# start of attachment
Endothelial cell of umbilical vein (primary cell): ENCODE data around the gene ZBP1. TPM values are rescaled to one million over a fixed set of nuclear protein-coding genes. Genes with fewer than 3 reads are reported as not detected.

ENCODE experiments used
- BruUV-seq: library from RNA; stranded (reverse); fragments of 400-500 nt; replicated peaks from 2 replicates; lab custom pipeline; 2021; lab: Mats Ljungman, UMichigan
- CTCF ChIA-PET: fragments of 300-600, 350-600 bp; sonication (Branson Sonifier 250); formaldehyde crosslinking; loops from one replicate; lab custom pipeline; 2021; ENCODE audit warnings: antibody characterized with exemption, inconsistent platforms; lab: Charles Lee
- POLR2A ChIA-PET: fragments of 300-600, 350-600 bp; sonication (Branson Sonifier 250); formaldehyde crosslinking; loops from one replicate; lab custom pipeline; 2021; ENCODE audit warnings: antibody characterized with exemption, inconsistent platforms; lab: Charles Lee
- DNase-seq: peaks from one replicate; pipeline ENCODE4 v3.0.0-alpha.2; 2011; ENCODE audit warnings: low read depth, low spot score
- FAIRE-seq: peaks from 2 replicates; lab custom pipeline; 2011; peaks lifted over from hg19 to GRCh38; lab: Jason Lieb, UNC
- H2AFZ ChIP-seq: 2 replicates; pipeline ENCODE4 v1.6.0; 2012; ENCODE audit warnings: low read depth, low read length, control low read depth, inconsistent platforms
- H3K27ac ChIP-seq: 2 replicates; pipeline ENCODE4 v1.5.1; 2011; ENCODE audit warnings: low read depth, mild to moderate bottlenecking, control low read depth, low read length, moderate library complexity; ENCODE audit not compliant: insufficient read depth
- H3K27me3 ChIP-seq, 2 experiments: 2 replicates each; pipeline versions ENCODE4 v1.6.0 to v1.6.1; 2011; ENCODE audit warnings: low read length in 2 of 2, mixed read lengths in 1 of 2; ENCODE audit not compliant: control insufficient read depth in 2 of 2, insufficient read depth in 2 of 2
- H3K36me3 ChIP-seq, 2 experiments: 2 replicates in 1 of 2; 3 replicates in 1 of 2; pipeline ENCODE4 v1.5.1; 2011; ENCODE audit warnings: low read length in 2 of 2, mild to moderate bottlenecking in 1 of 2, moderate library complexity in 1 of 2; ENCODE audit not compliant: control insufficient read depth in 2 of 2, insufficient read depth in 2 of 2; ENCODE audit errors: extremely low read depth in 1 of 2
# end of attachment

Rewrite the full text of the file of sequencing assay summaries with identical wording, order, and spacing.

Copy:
Endothelial cell of umbilical vein (primary cell): ENCODE data around the gene ZBP1. TPM values are rescaled to one million over a fixed set of nuclear protein-coding genes. Genes with fewer than 3 reads are reported as not detected.

ENCODE experiments used
- BruUV-seq: library from RNA; stranded (reverse); fragments of 400-500 nt; replicated peaks from 2 replicates; lab custom pipeline; 2021; lab: Mats Ljungman, UMichigan
- CTCF ChIA-PET: fragments of 300-600, 350-600 bp; sonication (Branson Sonifier 250); formaldehyde crosslinking; loops from one replicate; lab custom pipeline; 2021; ENCODE audit warnings: antibody characterized with exemption, inconsistent platforms; lab: Charles Lee
- POLR2A ChIA-PET: fragments of 300-600, 350-600 bp; sonication (Branson Sonifier 250); formaldehyde crosslinking; loops from one replicate; lab custom pipeline; 2021; ENCODE audit warnings: antibody characterized with exemption, inconsistent platforms; lab: Charles Lee
- DNase-seq: peaks from one replicate; pipeline ENCODE4 v3.0.0-alpha.2; 2011; ENCODE audit warnings: low read depth, low spot score
- FAIRE-seq: peaks from 2 replicates; lab custom pipeline; 2011; peaks lifted over from hg19 to GRCh38; lab: Jason Lieb, UNC
- H2AFZ ChIP-seq: 2 replicates; pipeline ENCODE4 v1.6.0; 2012; ENCODE audit warnings: low read depth, low read length, control low read depth, inconsistent platforms
- H3K27ac ChIP-seq: 2 replicates; pipeline ENCODE4 v1.5.1; 2011; ENCODE audit warnings: low read depth, mild to moderate bottlenecking, control low read depth, low read length, moderate library complexity; ENCODE audit not compliant: insufficient read depth
- H3K27me3 ChIP-seq, 2 experiments: 2 replicates each; pipeline versions ENCODE4 v1.6.0 to v1.6.1; 2011; ENCODE audit warnings: low read length in 2 of 2, mixed read lengths in 1 of 2; ENCODE audit not compliant: control insufficient read depth in 2 of 2, insufficient read depth in 2 of 2
- H3K36me3 ChIP-seq, 2 experiments: 2 replicates in 1 of 2; 3 replicates in 1 of 2; pipeline ENCODE4 v1.5.1; 2011; ENCODE audit warnings: low read length in 2 of 2, mild to moderate bottlenecking in 1 of 2, moderate library complexity in 1 of 2; ENCODE audit not compliant: control insufficient read depth in 2 of 2, insufficient read depth in 2 of 2; ENCODE audit errors: extremely low read depth in 1 of 2